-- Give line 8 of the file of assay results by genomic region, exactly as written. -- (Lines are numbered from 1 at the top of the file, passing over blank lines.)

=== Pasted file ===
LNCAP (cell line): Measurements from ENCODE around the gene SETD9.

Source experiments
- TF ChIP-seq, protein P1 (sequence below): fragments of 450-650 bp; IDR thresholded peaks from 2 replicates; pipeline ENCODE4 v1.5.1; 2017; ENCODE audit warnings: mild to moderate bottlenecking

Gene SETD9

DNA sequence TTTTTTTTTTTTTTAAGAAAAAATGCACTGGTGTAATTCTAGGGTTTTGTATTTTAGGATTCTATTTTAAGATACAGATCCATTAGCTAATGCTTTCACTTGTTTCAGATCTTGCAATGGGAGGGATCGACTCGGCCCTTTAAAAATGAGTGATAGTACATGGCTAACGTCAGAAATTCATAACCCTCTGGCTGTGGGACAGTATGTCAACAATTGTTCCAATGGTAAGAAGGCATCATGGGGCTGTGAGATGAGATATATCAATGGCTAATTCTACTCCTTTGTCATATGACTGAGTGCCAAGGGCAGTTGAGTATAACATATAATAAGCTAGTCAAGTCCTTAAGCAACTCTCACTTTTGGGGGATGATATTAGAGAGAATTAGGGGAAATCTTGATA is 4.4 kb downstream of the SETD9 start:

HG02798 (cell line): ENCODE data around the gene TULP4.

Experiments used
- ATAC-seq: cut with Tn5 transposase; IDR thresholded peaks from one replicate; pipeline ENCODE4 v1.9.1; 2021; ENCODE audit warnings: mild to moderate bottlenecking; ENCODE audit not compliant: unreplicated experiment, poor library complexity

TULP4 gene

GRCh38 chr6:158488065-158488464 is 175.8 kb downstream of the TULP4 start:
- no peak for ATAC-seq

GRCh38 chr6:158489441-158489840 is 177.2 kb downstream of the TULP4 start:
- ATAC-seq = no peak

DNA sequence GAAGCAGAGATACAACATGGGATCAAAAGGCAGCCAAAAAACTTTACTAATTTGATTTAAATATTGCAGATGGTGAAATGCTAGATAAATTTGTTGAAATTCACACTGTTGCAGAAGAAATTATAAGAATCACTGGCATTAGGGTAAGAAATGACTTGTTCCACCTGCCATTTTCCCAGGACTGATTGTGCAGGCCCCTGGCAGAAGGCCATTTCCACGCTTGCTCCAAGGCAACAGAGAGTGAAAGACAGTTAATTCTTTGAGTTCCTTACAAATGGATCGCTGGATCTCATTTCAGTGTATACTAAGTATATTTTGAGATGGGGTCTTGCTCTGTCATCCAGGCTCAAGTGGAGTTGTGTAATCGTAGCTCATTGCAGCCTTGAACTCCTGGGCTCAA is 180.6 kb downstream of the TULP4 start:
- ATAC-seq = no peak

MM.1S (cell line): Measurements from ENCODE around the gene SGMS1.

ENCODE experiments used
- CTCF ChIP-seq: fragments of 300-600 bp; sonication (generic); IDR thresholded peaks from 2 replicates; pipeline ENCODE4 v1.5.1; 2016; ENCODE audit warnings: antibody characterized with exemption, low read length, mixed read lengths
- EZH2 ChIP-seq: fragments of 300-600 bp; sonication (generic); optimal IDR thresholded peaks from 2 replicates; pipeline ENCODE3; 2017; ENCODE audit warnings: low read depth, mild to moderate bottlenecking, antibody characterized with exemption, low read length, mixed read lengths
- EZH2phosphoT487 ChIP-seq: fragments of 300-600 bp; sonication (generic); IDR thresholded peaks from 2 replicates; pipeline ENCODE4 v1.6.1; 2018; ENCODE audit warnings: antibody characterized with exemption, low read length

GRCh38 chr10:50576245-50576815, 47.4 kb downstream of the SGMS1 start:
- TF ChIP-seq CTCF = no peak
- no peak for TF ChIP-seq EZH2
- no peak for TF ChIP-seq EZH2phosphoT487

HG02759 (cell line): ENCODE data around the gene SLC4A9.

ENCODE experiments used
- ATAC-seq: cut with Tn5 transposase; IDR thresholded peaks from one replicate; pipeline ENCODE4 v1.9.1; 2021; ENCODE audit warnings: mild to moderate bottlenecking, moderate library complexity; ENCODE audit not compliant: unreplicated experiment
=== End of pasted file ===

- ATAC-seq: cut with Tn5 transposase; IDR thresholded peaks from one replicate; pipeline ENCODE4 v1.9.1; 2021; ENCODE audit warnings: mild to moderate bottlenecking; ENCODE audit not compliant: unreplicated experiment, poor library complexity